Draft policy mentions that the current school system of ’10+2’ was introduced as a result of the 1966 Education Commission recommendations. While it has helped build a uniform schooling structure across India and produced some good results, it is no longer apt for the aspirations and requirements of the current generation. The committee has suggested to change the school structure fundamentally. It suggests a shift to ‘5+3+3+4′ model from the existing ’10+2’. The first five years till Grade 2 will be for Foundational stage including ‘early childhood care and education.’ This will involve activity based learning. Next 3 years, till Grade 5 will be for the preparatory stage. This will introduce kids to core concepts.Another 3 years of the Middle (or Upper Primary) Stage till Grades 8 will be build upon the concepts and introduce structured curriculum. Last 4 years of High (or Secondary) Stage will be about abstract learning. Parallel to the change in the school structure, the draft policy suggests changes in National Curriculum Framework and Right to Education. The school curriculum should be designed for students to learn the core concepts, even the framework of board exams will be suitably changed to assess the core concepts. At the heart of education will be to equip school students with the ’21st century skills’.
Even the physical concept and conceptualization of school will be changed. The draft policy talks of ‘School Complex’. A school complex will include primary and upper primary schools in a specified circumference with a secondary school as the locus of their control. Draft also suggests revamping the teacher education with introduction of 4 yearintegrated B.Ed. degree. This course unlike now will be taught in multi-disciplinary colleges anduniversities. Inspector-Raj currently present will be reduced by separating the three broad roles of policymaking, the provision/operation of education, and the regulation of the education system.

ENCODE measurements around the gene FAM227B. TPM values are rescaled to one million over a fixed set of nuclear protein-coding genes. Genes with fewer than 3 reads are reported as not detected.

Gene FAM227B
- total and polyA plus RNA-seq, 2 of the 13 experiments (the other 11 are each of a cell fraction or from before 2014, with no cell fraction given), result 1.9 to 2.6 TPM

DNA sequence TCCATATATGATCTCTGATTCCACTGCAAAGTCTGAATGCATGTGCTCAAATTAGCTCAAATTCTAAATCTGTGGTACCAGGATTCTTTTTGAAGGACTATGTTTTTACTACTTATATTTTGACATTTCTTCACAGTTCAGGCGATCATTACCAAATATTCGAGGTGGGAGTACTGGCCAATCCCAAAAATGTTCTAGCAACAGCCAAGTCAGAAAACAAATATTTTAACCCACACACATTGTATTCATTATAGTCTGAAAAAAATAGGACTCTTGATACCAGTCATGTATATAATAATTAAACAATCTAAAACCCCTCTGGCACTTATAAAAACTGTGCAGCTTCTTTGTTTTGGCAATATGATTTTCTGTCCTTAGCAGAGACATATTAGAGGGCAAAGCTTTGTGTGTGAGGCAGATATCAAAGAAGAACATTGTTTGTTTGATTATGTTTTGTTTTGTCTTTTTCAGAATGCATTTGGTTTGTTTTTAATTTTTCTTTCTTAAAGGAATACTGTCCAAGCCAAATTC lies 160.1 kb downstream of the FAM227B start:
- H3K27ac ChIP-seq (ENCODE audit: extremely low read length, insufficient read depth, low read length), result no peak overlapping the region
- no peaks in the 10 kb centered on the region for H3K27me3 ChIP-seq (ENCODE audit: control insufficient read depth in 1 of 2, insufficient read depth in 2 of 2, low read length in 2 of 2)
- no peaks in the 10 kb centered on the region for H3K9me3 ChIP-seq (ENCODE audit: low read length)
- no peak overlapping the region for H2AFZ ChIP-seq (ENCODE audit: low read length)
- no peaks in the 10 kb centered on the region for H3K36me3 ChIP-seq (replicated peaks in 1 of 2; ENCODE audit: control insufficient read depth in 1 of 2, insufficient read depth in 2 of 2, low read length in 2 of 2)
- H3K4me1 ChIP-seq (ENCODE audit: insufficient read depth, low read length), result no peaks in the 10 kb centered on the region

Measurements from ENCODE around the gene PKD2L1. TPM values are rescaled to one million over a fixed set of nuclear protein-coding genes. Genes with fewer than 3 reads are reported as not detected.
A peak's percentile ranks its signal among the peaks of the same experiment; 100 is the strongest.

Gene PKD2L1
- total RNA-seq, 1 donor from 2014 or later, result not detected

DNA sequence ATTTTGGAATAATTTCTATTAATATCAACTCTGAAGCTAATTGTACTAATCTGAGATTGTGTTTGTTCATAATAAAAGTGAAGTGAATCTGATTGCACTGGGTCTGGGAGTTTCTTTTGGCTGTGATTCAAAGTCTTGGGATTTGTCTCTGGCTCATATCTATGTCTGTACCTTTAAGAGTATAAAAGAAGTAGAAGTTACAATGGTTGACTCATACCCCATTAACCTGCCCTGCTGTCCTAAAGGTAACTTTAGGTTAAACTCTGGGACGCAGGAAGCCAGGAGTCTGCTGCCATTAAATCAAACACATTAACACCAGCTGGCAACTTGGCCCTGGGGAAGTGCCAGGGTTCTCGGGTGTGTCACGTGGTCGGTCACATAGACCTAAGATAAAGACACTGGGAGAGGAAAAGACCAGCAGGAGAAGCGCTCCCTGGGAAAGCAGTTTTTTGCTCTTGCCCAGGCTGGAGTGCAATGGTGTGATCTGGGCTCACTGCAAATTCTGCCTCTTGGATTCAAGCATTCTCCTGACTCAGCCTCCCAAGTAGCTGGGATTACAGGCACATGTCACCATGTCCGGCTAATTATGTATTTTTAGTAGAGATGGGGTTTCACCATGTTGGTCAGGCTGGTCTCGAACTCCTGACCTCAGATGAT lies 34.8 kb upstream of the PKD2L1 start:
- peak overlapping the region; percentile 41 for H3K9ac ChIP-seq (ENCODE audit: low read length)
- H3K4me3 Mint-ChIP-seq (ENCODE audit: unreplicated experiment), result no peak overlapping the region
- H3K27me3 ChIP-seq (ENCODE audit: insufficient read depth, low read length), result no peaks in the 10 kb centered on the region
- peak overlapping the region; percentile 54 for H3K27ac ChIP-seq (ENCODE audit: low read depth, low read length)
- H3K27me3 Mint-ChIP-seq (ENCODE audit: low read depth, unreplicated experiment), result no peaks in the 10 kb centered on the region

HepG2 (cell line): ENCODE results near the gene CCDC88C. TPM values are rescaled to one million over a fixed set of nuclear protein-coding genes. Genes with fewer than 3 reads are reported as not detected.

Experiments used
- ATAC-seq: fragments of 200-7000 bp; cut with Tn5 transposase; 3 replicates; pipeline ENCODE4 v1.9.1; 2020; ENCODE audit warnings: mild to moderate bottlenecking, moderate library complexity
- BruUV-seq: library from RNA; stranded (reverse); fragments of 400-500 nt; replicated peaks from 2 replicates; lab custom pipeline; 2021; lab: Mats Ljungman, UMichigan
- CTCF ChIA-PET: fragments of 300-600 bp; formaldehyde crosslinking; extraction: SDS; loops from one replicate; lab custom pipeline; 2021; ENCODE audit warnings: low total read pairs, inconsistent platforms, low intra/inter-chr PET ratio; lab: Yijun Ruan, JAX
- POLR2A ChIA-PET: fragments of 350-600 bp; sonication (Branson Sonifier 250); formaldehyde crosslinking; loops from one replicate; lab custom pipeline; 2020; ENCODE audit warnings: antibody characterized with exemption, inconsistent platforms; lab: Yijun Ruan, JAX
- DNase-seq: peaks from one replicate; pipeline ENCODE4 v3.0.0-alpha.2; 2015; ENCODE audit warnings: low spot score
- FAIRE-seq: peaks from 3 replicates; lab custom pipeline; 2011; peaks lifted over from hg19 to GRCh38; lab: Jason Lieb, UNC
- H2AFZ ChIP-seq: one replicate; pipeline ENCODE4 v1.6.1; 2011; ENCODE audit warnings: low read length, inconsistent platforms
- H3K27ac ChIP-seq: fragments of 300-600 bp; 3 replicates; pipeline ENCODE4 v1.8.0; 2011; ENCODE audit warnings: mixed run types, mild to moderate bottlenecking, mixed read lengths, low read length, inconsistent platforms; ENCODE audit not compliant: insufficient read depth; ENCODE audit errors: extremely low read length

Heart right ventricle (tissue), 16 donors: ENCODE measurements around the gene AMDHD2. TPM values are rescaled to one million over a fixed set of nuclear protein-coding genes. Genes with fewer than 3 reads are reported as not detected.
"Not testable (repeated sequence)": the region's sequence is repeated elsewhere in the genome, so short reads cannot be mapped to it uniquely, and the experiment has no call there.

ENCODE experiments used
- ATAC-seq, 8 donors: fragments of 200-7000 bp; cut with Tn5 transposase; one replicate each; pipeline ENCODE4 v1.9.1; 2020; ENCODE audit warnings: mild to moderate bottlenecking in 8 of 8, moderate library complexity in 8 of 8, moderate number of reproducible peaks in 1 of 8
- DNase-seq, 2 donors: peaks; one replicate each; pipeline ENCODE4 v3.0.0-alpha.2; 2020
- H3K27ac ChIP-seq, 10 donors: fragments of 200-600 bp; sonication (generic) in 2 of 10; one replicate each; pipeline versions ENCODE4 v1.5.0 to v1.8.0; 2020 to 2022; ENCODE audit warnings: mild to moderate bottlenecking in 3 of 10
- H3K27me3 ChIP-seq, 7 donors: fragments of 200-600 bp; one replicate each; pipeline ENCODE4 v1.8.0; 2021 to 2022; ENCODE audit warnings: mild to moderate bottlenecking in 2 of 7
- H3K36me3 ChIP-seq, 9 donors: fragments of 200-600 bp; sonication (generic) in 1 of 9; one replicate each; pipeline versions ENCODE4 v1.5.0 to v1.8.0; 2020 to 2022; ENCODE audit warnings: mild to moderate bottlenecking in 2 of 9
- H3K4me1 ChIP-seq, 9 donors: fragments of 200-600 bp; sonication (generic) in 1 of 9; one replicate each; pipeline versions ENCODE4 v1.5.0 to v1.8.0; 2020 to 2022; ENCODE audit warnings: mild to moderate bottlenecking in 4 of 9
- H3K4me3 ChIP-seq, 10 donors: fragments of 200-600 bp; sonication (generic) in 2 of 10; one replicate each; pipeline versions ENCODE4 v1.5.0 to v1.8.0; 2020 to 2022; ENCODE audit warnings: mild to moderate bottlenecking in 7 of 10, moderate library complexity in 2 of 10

The draft policy has lot of excellent recommendations which are backed by research, but it fails to address certain fundamental issues. It remains silent on teacher unions and their impact on our system. While the policy talks of teacher education and training, it has no innovative recommendation to make teaching a sought after profession. At the same time this draft policy marks a significant shift from the late TSR Subramanian draft policy. It has widely laid out objectives with specified timelines to achieve its vision. For example, ‘by 2025, every student in Grade 5 and beyond has achieved foundational literacy and numeracy.’ Draft talks of involving society not only through School Management Committees but also through volunteers. The idea of collective ownership of the school and society to educate our kids is incorporated in the draft.
The draft policy 2019 gets into very minute details and gets too prescriptive. The key will be its appropriate implementation. It would require mission mode approach at the level of government and society. Draft mentions that the key reform would be ‘to move the education system towards real understanding and ‘learning how to learn’ away from the culture of rote learning’. Implementing this draft would require lots of effort and even more ‘unlearning’.
(Aaditya Tiwari is a Fellow at India Foundation. He is also OSD to CM of Arunachal Pradesh. Views expressed are personal.)